Refactoring for Software Design Smells Managing Technical Debt

Oh yes finally I book with topic which really important in IT field.

It’s very interesting, I think the technical debt is way too few discussed in IT industry, almost nobody talks about challenging of legacy code and improve of it.

The book author speaks even about smells of abstractions!

Many topics covered in this book, but one interesting topic was decomposition.
Duplication of code is common problem in programming and sometimes it’s hard to avoid.
Encapsulation have too smells, that actually interesting. The book consists good examples of java code.

I have impression that refactoring is a technique where you look at current state of your software and slowly but day after day remove block after blocks, making sure that nothing is broken and business requirements are not violated.

 The approach is interesting,

The author of this book provides definitely interesting approaches for different “design smells”, which can help, if you as developer see similar situation in your software project.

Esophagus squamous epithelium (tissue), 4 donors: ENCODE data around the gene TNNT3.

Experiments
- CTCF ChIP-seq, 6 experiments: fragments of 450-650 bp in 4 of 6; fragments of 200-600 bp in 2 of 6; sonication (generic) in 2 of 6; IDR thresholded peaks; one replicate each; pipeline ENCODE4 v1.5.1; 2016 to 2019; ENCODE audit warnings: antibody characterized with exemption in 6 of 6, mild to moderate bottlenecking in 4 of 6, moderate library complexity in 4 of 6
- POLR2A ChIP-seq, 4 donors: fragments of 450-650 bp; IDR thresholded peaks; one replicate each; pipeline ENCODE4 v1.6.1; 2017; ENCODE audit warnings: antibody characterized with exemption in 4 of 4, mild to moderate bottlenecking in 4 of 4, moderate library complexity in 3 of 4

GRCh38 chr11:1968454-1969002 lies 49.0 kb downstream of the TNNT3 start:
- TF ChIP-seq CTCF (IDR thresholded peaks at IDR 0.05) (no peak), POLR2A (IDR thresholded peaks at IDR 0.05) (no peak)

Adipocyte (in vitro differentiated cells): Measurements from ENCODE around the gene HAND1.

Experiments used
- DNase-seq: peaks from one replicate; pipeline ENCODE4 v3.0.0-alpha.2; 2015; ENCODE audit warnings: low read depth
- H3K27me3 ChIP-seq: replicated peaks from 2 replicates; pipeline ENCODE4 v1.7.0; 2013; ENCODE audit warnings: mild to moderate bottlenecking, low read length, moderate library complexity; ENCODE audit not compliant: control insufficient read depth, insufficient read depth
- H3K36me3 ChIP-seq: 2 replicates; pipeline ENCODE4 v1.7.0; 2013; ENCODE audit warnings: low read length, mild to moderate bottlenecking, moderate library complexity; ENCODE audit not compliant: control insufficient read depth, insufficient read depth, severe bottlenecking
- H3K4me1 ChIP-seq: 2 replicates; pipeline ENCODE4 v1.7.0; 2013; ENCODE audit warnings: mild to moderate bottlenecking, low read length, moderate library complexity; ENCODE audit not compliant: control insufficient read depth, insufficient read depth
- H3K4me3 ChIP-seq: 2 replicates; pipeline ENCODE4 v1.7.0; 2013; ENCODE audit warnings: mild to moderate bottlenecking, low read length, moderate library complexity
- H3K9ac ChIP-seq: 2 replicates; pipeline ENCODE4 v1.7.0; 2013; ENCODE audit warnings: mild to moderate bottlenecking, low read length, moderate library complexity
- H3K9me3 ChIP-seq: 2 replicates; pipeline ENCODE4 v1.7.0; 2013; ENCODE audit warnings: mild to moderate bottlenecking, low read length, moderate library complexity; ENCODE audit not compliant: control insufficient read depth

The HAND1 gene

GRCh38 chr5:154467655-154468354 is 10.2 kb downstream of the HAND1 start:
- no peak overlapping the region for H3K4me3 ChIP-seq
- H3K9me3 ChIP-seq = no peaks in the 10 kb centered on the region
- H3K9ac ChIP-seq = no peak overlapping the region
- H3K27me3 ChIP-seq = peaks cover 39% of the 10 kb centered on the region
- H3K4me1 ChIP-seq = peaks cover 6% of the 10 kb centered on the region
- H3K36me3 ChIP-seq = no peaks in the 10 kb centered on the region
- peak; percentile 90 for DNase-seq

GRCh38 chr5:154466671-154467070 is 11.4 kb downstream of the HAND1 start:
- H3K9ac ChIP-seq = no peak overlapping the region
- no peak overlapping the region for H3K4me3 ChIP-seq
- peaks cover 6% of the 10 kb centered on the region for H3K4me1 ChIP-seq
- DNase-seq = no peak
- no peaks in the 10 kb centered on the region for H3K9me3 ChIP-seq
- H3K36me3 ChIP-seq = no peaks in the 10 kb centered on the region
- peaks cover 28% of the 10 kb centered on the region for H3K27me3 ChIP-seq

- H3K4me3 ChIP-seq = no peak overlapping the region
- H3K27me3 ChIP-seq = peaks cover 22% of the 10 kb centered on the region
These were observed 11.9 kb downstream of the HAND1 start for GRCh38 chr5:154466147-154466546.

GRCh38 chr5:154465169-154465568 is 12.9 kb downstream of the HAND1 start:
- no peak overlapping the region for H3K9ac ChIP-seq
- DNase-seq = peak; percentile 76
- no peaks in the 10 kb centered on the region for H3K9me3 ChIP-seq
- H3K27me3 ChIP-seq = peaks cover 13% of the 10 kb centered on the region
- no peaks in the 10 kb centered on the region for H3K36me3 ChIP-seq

“The key take-away from this experience is that post-refactoring, testing alone is not sufficient to ensure the correctness of the behavior. Manual code and design reviews are needed to ensure that the behavior is preserved, especially when refactoring critical or multithreaded components.!”

This interesting statement, but I would disagree, because if unit test done right, you will catch those bugs before release! Still there cases , where tech debt so great , that manual testing is only one option left, I recommend then take this book to the heart and make workshops from it, so the understanding will be both in managers and tech people heads.

Summary: This book covers both parts of software engineering problems, the stuff with programming and stuff with designing. I like how author discuss the refactoring approaches and gives hints about what to expect after those changes are done in the codebase. This book is definitely a must have!

Whom I can recommend this book? Techlead’s, Senior developers and in general to any developer , who wish to see beyond only implementation of technology and of course to software architects.